Tell me what you would like to ban, and I will tell you who you are. It occurred to me that a book of the ten things that a hundred intellectuals would like to ban would be very revealing.
To be interesting, the intellectuals would have to imitate the analysand and say the first thing that came into their heads rather than give a more considered list. We want to know what they would like to ban, rather than what they think ought to be banned, if anything. We want their feelings, not their thoughts.
The other day I was peacefully reading Le Figaro when I came across an expression that I think ought to be banned. It was in an article titled The Eurozone: A leap forward or chaos, by the professor of European Studies at the Sciences Po, the most important faculty of political science in France.
Any academic discipline ending in the word studies is likely to attract the bureaucrat rather than the scholar, the seeker of power rather than the seeker of truth. And the queen of the sciences, or at least the most important skill to master, for such a discipline is fluency in langue de bois, the kind of language that managers in the NHS must also master and use as an identity card if they are to progress up the hierarchy.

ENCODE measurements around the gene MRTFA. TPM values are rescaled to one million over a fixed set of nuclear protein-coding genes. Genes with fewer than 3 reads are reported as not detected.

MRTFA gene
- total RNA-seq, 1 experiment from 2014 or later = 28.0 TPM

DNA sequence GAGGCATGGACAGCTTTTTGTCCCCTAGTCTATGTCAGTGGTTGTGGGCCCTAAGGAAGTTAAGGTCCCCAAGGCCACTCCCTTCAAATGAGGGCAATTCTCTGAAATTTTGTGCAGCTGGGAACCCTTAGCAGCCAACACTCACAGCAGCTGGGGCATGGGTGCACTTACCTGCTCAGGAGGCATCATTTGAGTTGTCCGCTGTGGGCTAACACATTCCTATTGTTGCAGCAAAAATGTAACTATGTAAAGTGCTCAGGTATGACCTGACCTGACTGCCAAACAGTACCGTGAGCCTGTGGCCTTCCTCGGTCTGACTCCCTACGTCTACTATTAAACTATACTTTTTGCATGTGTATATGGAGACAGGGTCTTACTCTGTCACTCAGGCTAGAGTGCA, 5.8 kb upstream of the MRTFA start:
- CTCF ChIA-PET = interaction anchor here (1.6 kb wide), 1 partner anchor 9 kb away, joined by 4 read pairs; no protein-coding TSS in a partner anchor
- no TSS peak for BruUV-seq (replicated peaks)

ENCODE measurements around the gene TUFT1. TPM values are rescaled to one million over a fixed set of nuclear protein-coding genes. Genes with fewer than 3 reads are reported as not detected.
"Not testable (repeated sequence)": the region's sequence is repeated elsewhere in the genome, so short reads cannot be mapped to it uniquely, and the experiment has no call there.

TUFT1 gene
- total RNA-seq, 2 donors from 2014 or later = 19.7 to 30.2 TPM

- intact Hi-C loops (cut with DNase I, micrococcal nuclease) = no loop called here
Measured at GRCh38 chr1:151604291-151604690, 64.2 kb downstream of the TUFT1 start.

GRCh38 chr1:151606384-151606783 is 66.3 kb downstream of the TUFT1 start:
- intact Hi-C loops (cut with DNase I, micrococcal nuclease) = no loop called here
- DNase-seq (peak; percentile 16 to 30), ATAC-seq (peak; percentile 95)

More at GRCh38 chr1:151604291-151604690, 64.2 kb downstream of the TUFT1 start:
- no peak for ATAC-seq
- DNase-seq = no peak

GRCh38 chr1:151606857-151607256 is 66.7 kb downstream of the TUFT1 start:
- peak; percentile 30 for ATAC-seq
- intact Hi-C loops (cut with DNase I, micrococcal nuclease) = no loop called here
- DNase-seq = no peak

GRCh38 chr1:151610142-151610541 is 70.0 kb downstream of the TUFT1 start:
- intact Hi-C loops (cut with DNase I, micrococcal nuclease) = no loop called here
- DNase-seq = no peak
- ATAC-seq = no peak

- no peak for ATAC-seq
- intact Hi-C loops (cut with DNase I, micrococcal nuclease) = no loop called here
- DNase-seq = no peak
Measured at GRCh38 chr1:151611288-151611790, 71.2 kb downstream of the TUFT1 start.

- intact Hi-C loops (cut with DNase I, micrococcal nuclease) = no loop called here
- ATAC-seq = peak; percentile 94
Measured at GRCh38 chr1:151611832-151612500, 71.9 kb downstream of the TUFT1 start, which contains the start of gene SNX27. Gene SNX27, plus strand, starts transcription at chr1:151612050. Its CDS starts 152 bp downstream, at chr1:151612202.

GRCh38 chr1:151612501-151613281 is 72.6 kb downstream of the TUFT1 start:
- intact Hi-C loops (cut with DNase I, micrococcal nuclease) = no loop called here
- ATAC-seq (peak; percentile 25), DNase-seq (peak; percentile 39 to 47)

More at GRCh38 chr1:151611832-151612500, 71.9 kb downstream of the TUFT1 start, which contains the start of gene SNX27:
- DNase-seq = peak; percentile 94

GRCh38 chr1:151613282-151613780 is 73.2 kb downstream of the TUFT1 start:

Anyhow, the professor wrote, inter alia, that ‘This vote [the No vote in the Greek referendum] opens a new period in the history of the European construction, in so far as, for the first time, the exit of a country from the Eurozone appears as a possible, indeed some would say desirable, outcome.’
I don’t know how many times I have seen the words ‘European construction’ used without it being said what exactly, or even approximately, was being constructed: indeed, I have never seen them used in so frank a manner. You can, perhaps, go on a journey without knowing your destination (just about), but you cannot construct anything without knowing what it is that you are constructing.
It is obvious what those who use the words ‘European construction’ in a positive sense mean: namely, a European super-state that will, on account of its size and economic weight, be a super-power. How otherwise could a former Prime Minister of Luxembourg take his place in the sun of power?
How best, then, to characterise the ‘European construction’? Megalomania? Fascism without the boots (so far)? The eupehemism should be banned.